Seventh and last in a series of “pet loss and grief told from personal experience”
I simply have the observation that every time I’ve lost a cat, I’ve gained something in my life. I’ve made decisions about my career, began working in a new medium and found new friends, all around the time of a loss.
Perhaps the trauma of the loss caused me to see things from a new perspective, or to break an old habit and begin reorganizing my life, or just gave me a new perspective on myself so my same old life felt new again. I really think it was a gift from them so I might be distracted from my grief.
It began with love
I have a degree in English and wanted to be a writer and go on to study linguistics and comparative arts. Life took a different turn and presented other possibilities, and where I had neglected my interest in art before I suddenly had the time to practice.
A few years out of college, at night after work, I chose to pick up a pencil and paper and put them together because I felt the need to start expressing myself in images.
At the same time, inspired by my love for Kublai who had rescued me, I had been rescuing and fostering cats and, of those I picked up from streets and midwifed into the spare bedroom, a rag tag bunch of six had come together to share my life. Because of my experience with Bootsie I was busy learning as much as I could about feline health, diets, history and allopathic and naturopathic medicine so that I could give them the best care possible and not miss a single symptom of anything.
And while they may have looked like common garden variety cats to everyone else, I thought they were the most beautiful beings to ever walk the earth. I had always loved cats because of their quiet grace and independent nature, but the opportunity to know these cats had rendered it from the general to the specific.
Images of my cats kept appearing in my thoughts as pencil drawings and paintings and I decided to draw what I was envisioning. The need to express and the subject matter came together at just the right time and I began producing images I could never have imagined I was capable of rendering, moving from pencil, the only medium in which I had any skill, to ink to pastel because I could leave them every day and return the next night without worrying about drying time or too much set up or clean up.
I worked faithfully on learning my technique and sharpening my inner vision as I spent years painting my cats. Learning each new medium, technique or style has been based on a vision of one of my household residents before I moved off to another subject, flowers or landscapes, usually. With their guidance, I’ve mastered pencil, ink, chalk pastel, oil pastel, watercolor, acrylic, oil, collage, mixed media and photography.
It continued with loss
I realized with my first loss after beginning to sketch and paint the power of a portrait, and while they had started out as expressions of love, they became also expressions of remembrance, and as I lost that original family of muses that this was the greatest gift of all, giving them a sort of immortality.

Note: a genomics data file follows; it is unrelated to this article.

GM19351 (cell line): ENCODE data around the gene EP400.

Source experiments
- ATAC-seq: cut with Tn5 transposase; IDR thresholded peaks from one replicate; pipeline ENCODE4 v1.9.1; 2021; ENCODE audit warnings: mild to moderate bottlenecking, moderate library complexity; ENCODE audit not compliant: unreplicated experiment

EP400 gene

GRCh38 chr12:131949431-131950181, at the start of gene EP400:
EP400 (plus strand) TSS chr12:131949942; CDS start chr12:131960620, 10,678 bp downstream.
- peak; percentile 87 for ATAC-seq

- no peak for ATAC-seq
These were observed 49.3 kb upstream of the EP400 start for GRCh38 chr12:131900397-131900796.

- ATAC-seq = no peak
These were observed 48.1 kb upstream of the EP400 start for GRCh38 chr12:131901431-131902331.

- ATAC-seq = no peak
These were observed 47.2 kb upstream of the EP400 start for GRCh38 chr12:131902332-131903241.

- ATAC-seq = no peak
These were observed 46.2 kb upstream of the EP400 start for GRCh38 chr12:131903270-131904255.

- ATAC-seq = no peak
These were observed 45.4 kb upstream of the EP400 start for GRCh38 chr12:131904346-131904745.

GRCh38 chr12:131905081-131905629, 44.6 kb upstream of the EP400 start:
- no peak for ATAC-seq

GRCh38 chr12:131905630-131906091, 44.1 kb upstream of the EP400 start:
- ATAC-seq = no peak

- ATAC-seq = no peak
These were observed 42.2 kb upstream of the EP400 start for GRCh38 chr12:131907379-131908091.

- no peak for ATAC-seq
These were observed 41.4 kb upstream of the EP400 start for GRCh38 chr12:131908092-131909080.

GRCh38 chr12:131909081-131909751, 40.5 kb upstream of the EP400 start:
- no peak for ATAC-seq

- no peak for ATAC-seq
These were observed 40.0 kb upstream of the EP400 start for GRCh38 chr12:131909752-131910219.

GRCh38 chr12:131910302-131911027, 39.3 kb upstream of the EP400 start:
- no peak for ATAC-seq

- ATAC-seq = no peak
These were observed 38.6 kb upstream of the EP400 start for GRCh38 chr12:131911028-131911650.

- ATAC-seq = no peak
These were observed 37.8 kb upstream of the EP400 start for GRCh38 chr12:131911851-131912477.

Through the years my cats have been the subjects of dozens of works, and others, seeing these works, want a similar piece with their own animal companion as a subject. I have had the pleasure of creating more than 100 commissioned portraits of cats, dogs, cats and dogs, and cats and dogs and people. They are gifts for loved ones, memorials to cherished companions who’ve gone before us, and lovely pieces of artwork featuring an animal a person loved. You can find out more about my animal portraits in the “Custom Pet Portraits” page on this blog or by visiting my website where I have a demonstration and images of cat and dog portraits.
Now Stanley watches over my studio in “After Dinner Nap,” Kublai forever rolls on the floor like a goof in “Are You Looking at Me?”, Fawn peeks out from under the dust ruffle waiting for me to walk by in “Waiting for Mom,” and there is also Moses and Sally and Sophie and Namir whose portraits I can smile and look at. I have two new portraits planned, of Allegro and Nikka that I intend to work on this spring, now that I’ve found the best reference photos.
The animal sympathy cards
But there was one other project that had been waiting in the wings all these years, and with the loss of Namir I felt as if I had finally, somehow, come full circle and arrived at the point where I could put my grief in images and design the animal sympathy cards I had always planned to do, but kept putting off until the time was right. I think I wanted to make sure that I had enough experience and perspective so I wouldn’t design something I’d turn my back on later, thinking it was incomplete or immature. Of all cats, Namir doesn’t appear here except for his pawprints in “I’ll always walk beside you”. But I wanted to make sure I memorialized Lucy, the little black kitty you see twice below, who I lost at 15 months to FIP, right after I had lost my four oldest friends.